I recently saw Wilco play at the Hollywood Bowl. It’s fascinating to hear the way other people respond to music that has become meaningful to me over the years. I typically listen to Wilco through headphones, so my experience with their music has been fairly individualized.
I’m not sure what type of response I was expecting, but when the band played “Sunken Treasure” and front man Jeff Tweedy sang the line “music is my savior,” I was surprised when crowd went nuts. A lyric that I had always taken with a grain of salt apparently meant a lot to this crowd of 15,000.
For years now Wilco has been my second favorite band. I love Jeff Tweedy’s approach to songwriting. He strikes me as a deep thinker, someone who is in touch with his emotions, but not in an angry, unsettled type of way (or not typically anyway). I often find a metaphor or turn of phrase in a Wilco song that expresses something profound about the human experience. This makes them quietly compelling.
And I am constantly impressed with their musical creativity. Wilco has a solid grounding in classic rock and straightforward folk music, but this has never suppressed their creativity. The band has said that they first write basic songs, then they dismantle them and explore creative ways to reassemble them. This gives their songs a feeling of stability, yet there is always an intriguing sense of depth even in the music itself.
Add to this the reality that Wilco has been making great music for nearly two decades. Not many bands can claim that type of prolonged creativity.
I shouldn’t have been surprised to hear cheers when Tweedy sang “music is my savior.” I’ve always taken that line to mean that music was an important outlet during some rough times in his life. But I have made two significant realizations on the basis of the lyric itself and the response it received at that concert.
First, I think this shows the power of music. Wilco knows well the effect that music can have, and their expression of this truth resonates with a lot of people. Something about music reaches deeper within us than words or logic can go.
“The duty of singing praises to God, seems to be appointed wholly to excite and express religious affections. No other reason can be assigned, why we should express ourselves to God in verse, rather than in prose, and do it with music, but only, that such is our nature and frame, that these things have a tendency to move our affections.”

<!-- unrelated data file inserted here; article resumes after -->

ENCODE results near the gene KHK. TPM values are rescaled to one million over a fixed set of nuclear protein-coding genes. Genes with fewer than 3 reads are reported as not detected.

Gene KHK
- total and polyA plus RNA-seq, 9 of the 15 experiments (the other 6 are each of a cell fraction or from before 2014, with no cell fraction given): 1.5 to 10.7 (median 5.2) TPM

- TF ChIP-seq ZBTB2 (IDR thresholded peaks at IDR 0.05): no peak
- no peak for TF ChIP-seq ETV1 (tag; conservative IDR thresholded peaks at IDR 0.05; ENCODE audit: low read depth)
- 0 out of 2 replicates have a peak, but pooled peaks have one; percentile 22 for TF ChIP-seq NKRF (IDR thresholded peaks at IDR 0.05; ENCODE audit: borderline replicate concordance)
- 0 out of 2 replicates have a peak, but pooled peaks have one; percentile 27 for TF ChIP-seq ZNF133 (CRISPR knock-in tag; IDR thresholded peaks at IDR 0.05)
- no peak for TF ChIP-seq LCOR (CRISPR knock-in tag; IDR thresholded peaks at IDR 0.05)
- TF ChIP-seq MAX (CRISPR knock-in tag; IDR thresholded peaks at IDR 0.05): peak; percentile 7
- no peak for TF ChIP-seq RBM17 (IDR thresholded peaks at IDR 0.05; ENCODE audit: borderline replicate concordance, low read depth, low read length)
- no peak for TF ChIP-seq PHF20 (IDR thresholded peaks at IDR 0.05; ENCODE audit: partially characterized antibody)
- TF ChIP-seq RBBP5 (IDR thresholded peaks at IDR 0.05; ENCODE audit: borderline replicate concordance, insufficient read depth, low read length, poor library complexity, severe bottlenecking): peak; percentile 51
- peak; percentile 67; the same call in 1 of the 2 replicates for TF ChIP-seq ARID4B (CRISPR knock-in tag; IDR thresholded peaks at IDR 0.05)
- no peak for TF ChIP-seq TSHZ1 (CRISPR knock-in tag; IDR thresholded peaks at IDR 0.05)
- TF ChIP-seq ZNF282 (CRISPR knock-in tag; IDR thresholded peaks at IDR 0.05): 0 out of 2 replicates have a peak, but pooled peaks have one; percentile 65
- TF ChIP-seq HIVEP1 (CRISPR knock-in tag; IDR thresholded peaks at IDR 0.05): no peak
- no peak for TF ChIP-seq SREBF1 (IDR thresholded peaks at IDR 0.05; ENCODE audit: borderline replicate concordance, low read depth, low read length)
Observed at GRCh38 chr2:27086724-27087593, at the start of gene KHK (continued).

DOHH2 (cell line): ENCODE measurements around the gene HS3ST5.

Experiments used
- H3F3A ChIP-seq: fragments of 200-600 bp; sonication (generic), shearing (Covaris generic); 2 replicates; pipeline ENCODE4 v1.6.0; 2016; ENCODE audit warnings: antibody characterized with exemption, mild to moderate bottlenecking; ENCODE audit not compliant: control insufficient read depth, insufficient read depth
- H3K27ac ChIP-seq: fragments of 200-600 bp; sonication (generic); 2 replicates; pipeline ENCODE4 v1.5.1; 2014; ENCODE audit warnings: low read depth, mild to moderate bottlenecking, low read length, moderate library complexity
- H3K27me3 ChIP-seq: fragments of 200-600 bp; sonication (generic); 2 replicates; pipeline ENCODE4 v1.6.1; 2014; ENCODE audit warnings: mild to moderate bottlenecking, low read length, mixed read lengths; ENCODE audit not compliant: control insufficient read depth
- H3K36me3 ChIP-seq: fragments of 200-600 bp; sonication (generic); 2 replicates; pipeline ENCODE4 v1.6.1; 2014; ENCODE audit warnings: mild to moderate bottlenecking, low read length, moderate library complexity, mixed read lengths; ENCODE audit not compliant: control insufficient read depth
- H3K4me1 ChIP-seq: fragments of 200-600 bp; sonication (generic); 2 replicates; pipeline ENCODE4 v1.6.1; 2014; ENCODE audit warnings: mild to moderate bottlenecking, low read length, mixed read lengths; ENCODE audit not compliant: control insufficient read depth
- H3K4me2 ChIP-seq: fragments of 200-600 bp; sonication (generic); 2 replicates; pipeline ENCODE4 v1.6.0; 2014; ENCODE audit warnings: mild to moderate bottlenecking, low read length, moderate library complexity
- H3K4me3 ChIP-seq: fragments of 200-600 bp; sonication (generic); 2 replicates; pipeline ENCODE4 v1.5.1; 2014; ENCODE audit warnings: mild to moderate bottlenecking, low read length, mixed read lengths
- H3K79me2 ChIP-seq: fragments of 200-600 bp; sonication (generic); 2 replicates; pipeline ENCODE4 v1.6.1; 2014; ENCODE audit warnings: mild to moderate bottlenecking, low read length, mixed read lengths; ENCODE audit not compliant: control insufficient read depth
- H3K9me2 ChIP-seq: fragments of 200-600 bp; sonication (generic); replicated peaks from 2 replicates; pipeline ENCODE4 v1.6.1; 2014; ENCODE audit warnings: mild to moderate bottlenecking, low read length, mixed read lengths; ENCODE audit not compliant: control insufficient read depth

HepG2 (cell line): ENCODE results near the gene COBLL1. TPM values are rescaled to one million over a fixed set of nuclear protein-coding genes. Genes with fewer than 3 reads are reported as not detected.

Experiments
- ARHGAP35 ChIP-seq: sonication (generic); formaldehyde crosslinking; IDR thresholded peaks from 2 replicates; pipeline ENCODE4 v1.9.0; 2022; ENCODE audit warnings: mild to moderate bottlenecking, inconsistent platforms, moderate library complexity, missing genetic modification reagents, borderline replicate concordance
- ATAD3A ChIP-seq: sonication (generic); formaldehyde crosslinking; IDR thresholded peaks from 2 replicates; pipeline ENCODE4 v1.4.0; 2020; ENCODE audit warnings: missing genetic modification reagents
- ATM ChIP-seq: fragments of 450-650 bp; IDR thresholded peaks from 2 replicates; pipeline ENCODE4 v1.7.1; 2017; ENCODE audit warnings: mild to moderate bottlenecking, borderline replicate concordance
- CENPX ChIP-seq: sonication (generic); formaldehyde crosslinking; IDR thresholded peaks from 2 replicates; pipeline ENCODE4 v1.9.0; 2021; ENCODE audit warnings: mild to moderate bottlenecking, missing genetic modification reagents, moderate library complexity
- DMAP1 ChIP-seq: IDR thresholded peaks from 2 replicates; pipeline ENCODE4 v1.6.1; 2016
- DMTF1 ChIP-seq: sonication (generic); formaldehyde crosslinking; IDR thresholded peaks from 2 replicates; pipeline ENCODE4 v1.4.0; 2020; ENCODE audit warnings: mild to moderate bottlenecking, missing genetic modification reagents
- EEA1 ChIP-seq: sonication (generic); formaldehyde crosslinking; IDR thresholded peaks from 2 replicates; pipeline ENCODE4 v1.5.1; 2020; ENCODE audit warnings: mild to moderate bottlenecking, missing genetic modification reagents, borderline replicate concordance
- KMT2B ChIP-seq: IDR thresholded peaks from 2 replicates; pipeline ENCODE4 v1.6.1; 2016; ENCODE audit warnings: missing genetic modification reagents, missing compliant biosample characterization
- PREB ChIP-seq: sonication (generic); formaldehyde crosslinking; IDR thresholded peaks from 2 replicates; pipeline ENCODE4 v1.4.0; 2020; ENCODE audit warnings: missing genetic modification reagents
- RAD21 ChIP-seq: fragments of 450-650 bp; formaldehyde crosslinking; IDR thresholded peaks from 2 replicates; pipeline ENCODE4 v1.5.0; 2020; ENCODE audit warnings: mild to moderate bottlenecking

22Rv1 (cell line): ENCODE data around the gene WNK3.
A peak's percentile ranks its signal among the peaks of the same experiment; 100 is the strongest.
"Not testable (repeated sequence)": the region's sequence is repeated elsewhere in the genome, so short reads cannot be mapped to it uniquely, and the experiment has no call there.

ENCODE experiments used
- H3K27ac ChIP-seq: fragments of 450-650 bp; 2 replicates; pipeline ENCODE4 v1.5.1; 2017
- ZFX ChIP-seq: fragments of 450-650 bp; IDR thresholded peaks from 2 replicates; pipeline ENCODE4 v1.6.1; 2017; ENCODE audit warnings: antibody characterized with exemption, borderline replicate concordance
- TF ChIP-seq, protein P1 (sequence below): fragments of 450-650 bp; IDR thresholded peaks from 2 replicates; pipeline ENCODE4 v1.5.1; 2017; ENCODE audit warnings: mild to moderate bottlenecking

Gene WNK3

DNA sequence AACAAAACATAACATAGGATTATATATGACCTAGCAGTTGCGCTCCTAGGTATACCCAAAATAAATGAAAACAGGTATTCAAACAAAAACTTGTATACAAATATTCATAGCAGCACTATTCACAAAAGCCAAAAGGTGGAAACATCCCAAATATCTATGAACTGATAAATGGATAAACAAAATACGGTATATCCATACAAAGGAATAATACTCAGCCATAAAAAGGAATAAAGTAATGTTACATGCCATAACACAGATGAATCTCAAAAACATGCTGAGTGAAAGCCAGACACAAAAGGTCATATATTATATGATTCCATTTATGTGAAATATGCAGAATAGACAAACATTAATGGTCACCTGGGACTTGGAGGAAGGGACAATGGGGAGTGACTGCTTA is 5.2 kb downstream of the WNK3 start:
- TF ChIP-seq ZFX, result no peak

That music has a unique power is something we recognize intuitively when we are moved by a song. Thousands of people cheering to Wilco’s lyric affirms that this is something we all know to be true.
But this experience also confirms that music can easily become an idol. This is something we must constantly be guarding ourselves against. God’s good gifts are easily distorted and misused. We gladly accept these gifts and then use them as replacements for the God who gave them to us.
Music is indeed powerful, but when we are willing to go so far as to say that music is our savior, then we are allowing God’s good gift to take on an idolatrous role in our lives. And the fact that thousands of people were ready to scream their affirmation of this lyric shows that we are asking our music to do more than it is capable of doing. Music is good, but it is not God. It is helpful, and it may well be a part of the healing process, but it is not the Healer.
Ultimately, music’s power comes from the God who gifted it to us. At its best, music will point us toward the Savior. But when music itself becomes our savior, then our idolatry is exposed, and we must turn from a god that cannot save to the only true Savior.
 Jonathan Edwards, A Treatise Concerning the Religious Affections in The Works of Jonathan Edwards, Vol. 1 (Peabody: Hendrickson, 2005) 242.